Increased Activation of Synapsin 1 and Mitogen-Activated Protein Kinases/Extracellular Signal-Regulated Kinase in the Amygdala of Maternal Separation Rats




Early life stress (ELS) causes alterations in emotionality and anxiety levels as a significant risk factor for psychiatric problems, and these alterations have been associated with amygdala activity.


To elucidate the molecular mechanism on the development of psychiatric problems following ELS, we identified the alteration of molecules in the amygdala using maternal separation (MS; pnd 14–21) rats through gene expression and DNA methylation microarray analysis, and studied the involvement of candidate genes using a Western blot and immunohistochemistry analysis.


Through a microarray analysis, in the amygdala of MS rats, we found a downregulation of mRNA expression of synapsin 1 (Syn1) gene with hypermethylation of its transcription start site (TSS), and the alterations of mRNA expressions of Syn1 activation-related kinase genes including mitogen-activated protein kinases (Mapks) with change of their TSS methylation. In addition, MS increased not only Syn1 phosphorylation at the phosphorylation sites by Mapk/extracellular signal-regulated kinase (Erk), but also Mapk/Erk phosphorylation in the amygdala. Furthermore, double immunofluorescence staining showed that MS could elevate phospho-Mapk/Erk immunoreactivity (IR) in Syn1-expression puncta.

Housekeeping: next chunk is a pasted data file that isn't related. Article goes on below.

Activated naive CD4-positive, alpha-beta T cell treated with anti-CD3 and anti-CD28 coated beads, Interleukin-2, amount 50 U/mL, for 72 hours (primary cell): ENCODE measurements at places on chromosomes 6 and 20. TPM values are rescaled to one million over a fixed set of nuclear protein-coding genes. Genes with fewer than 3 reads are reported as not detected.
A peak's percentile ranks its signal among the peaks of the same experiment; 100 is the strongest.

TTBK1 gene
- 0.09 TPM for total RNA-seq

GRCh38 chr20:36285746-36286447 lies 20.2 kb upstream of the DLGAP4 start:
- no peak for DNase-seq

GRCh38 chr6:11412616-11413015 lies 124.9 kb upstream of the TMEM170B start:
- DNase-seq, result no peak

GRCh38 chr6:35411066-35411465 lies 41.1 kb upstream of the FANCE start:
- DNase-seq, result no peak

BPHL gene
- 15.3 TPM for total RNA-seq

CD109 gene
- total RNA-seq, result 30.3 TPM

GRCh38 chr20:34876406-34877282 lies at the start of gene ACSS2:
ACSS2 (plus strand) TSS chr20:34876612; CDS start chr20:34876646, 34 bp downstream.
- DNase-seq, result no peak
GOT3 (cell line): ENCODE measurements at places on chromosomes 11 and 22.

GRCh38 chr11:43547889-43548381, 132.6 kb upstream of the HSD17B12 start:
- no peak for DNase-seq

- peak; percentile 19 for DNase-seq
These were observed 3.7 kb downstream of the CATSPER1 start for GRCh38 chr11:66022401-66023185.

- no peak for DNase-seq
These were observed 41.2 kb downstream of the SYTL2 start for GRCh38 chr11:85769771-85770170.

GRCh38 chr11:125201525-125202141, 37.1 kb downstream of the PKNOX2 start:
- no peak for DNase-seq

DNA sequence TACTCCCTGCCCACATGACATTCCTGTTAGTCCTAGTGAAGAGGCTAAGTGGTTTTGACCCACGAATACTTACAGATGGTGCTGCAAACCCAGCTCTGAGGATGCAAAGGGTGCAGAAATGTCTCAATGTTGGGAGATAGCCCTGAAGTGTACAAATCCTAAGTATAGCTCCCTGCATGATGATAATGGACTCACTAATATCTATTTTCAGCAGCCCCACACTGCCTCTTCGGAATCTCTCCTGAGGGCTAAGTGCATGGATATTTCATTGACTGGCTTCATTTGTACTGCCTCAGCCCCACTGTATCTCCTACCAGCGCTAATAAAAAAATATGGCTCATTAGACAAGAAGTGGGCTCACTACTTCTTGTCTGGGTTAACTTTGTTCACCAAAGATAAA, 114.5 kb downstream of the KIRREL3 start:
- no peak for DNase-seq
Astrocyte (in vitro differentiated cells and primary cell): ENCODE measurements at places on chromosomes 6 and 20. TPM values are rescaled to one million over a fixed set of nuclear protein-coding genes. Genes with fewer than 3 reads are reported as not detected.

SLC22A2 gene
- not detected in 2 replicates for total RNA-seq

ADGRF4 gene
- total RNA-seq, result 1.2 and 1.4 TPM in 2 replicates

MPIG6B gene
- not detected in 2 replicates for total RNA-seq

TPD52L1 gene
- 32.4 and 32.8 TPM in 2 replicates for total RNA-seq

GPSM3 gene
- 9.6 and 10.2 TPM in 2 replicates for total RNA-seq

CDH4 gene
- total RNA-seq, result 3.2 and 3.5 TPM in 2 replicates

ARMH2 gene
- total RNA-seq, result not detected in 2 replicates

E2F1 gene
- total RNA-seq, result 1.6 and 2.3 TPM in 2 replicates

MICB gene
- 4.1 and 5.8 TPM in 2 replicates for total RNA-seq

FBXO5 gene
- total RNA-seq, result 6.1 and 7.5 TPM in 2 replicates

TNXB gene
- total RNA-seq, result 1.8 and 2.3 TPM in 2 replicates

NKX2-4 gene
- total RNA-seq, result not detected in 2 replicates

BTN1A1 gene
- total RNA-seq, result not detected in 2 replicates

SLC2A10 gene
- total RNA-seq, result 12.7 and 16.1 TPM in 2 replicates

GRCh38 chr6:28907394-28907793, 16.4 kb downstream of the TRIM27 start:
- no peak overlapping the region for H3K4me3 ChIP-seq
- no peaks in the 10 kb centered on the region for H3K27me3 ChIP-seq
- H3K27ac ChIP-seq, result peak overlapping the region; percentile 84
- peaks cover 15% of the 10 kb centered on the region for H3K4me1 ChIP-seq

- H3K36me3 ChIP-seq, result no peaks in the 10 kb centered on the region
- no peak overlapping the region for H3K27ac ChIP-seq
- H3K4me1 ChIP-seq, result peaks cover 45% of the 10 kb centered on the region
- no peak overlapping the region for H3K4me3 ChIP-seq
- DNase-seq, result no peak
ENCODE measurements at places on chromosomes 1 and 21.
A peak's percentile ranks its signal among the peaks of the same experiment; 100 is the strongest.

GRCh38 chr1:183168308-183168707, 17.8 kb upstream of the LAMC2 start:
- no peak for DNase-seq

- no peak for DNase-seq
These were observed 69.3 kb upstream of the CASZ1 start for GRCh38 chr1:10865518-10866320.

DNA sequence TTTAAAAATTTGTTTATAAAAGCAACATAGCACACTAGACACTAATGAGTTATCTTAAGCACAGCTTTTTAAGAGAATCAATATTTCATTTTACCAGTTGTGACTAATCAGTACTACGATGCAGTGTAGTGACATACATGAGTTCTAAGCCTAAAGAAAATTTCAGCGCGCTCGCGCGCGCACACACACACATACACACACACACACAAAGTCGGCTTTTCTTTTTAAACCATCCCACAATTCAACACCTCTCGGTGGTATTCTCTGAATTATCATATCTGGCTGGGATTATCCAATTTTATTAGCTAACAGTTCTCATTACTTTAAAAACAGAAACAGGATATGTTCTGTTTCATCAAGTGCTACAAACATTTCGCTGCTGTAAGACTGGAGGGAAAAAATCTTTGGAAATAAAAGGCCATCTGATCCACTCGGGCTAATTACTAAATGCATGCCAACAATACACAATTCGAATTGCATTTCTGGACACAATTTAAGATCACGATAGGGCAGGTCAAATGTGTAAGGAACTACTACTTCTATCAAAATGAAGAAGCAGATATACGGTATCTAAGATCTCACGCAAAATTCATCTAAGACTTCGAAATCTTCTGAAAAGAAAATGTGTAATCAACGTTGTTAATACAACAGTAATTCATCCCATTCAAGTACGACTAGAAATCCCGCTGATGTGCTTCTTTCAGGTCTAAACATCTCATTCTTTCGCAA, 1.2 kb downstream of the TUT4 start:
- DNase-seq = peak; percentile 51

These findings indicated that the activation of Mapk/Erk and Syn1 may be a key mechanism modulating synaptic neurotransmition in the amygdala of MS rats.